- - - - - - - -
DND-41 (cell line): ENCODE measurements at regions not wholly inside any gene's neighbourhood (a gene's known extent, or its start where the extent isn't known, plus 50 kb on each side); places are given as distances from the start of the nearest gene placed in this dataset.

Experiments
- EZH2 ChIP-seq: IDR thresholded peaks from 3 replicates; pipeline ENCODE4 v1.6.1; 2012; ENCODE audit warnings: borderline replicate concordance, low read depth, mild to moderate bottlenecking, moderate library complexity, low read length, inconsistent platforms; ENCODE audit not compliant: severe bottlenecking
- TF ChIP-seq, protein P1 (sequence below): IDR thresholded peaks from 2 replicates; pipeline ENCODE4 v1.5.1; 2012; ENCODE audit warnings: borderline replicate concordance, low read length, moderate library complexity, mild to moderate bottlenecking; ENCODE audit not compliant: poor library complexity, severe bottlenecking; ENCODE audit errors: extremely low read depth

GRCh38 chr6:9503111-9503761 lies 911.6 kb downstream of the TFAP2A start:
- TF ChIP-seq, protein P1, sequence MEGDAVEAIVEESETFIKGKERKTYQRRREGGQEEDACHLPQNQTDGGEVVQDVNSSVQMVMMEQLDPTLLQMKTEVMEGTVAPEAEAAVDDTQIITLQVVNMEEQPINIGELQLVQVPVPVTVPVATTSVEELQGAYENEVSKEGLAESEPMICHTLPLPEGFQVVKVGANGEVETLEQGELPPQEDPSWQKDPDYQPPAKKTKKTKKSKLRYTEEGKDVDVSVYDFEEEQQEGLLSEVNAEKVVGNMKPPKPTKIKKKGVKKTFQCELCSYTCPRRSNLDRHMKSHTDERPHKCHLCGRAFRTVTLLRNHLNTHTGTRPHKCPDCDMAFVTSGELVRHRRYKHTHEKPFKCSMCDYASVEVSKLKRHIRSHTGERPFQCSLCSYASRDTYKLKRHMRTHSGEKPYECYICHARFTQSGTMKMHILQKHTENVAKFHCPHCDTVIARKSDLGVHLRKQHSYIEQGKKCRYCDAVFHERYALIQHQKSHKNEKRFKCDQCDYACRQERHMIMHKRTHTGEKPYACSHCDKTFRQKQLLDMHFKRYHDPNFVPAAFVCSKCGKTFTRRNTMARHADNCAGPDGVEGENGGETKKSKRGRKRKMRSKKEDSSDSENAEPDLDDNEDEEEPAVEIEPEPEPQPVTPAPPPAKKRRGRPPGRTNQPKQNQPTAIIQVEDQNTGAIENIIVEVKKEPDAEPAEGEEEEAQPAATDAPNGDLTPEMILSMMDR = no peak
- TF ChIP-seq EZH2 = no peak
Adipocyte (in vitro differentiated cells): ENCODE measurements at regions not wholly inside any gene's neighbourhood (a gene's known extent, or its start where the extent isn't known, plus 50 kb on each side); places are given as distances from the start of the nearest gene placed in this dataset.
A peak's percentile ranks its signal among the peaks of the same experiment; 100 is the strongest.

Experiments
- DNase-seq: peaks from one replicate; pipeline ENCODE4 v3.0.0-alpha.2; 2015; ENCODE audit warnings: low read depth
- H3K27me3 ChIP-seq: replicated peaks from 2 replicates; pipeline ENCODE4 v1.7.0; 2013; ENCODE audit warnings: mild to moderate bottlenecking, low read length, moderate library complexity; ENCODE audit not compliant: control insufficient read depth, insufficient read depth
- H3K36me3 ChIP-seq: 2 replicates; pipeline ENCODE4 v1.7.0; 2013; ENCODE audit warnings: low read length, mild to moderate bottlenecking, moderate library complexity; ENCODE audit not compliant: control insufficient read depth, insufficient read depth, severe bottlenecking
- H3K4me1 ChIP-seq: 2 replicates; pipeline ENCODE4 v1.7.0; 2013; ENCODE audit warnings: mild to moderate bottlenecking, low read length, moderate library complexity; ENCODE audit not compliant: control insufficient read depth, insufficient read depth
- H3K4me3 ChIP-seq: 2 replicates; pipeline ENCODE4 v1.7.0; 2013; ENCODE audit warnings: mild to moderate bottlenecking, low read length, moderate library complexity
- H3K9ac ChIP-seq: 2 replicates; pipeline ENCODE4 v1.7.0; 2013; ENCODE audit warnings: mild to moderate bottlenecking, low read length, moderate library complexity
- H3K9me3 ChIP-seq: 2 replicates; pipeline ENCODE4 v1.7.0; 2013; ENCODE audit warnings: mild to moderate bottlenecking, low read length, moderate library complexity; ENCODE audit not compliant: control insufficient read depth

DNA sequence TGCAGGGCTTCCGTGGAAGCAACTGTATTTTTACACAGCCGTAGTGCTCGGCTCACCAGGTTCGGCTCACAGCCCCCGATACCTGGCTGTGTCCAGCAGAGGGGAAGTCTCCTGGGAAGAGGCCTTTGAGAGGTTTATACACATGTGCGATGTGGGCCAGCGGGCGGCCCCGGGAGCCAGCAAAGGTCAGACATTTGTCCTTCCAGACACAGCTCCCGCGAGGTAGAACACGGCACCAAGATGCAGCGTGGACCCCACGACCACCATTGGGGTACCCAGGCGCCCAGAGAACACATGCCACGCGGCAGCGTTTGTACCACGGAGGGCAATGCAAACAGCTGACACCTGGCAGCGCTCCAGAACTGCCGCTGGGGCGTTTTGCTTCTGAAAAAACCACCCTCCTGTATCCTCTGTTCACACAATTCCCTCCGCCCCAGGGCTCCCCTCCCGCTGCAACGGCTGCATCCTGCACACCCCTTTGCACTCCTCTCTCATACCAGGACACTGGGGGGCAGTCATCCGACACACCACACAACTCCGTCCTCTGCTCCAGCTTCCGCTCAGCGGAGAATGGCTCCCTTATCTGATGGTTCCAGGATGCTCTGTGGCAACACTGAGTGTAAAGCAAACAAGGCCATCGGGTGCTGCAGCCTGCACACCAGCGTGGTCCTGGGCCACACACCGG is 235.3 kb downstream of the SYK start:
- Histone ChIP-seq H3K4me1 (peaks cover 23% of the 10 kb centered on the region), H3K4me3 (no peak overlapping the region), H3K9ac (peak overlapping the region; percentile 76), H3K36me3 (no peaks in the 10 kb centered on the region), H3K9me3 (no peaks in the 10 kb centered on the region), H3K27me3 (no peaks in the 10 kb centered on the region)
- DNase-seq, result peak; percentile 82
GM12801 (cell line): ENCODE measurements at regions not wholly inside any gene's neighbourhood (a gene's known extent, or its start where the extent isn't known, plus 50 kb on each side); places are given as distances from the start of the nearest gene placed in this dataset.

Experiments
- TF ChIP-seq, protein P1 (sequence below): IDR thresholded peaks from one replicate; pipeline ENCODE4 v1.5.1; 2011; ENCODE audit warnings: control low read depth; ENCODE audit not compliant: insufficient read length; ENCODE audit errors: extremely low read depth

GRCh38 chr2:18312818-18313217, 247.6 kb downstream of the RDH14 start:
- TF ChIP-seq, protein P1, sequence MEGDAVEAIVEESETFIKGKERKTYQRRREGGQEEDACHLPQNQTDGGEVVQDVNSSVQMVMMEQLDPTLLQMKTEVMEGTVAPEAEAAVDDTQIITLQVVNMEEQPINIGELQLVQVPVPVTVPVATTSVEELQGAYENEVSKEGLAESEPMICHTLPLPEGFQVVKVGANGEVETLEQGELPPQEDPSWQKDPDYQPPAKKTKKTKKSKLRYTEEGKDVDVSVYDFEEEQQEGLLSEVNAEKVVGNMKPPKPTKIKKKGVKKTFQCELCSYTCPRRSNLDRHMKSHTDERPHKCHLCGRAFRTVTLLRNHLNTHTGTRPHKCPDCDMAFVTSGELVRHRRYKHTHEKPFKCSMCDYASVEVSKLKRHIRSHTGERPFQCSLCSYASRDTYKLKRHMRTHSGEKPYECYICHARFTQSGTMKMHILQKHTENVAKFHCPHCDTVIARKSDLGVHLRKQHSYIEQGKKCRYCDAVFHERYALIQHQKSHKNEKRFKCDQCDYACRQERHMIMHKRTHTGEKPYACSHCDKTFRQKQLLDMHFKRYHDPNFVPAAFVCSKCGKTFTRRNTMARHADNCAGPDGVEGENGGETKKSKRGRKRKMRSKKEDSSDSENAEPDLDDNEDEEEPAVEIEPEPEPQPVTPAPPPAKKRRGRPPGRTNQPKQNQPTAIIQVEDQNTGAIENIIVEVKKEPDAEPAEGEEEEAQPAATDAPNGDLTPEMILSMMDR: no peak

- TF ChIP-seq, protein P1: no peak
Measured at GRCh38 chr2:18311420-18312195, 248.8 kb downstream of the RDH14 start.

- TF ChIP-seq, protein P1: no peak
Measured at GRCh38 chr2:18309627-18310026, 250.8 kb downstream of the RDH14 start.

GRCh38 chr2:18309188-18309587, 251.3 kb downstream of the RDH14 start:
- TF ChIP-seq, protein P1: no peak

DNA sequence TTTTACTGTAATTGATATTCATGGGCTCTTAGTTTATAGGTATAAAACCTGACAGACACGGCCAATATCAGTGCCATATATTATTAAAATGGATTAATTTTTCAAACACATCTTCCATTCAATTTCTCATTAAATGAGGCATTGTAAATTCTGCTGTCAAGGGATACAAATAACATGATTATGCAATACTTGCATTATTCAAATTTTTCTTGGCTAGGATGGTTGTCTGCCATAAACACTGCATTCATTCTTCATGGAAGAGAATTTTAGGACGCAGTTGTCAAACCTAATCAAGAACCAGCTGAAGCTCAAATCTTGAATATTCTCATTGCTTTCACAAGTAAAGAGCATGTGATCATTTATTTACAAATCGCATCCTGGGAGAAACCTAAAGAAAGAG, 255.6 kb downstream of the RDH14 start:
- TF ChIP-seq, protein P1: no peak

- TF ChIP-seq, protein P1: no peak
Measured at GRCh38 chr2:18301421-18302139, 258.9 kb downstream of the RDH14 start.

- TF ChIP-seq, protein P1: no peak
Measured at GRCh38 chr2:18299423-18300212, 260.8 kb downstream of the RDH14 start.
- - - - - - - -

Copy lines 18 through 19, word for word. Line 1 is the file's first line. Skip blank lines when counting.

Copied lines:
DNA sequence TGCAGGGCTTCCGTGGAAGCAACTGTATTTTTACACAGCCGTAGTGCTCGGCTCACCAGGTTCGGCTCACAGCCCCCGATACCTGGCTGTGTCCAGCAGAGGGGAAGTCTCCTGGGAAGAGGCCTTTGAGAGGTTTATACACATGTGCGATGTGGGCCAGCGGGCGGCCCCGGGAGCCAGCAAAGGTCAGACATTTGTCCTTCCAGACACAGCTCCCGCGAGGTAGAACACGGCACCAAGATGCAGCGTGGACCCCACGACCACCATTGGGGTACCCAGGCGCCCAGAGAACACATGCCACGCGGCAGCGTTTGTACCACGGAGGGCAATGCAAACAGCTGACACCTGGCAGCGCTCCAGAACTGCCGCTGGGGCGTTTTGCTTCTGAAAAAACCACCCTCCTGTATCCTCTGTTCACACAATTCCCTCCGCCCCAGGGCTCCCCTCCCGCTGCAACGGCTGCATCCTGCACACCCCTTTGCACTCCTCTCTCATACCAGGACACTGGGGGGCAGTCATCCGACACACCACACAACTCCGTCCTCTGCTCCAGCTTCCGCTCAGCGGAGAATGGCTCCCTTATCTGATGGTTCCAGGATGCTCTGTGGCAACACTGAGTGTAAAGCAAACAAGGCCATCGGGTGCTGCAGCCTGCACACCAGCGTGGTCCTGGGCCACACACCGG is 235.3 kb downstream of the SYK start:
- Histone ChIP-seq H3K4me1 (peaks cover 23% of the 10 kb centered on the region), H3K4me3 (no peak overlapping the region), H3K9ac (peak overlapping the region; percentile 76), H3K36me3 (no peaks in the 10 kb centered on the region), H3K9me3 (no peaks in the 10 kb centered on the region), H3K27me3 (no peaks in the 10 kb centered on the region)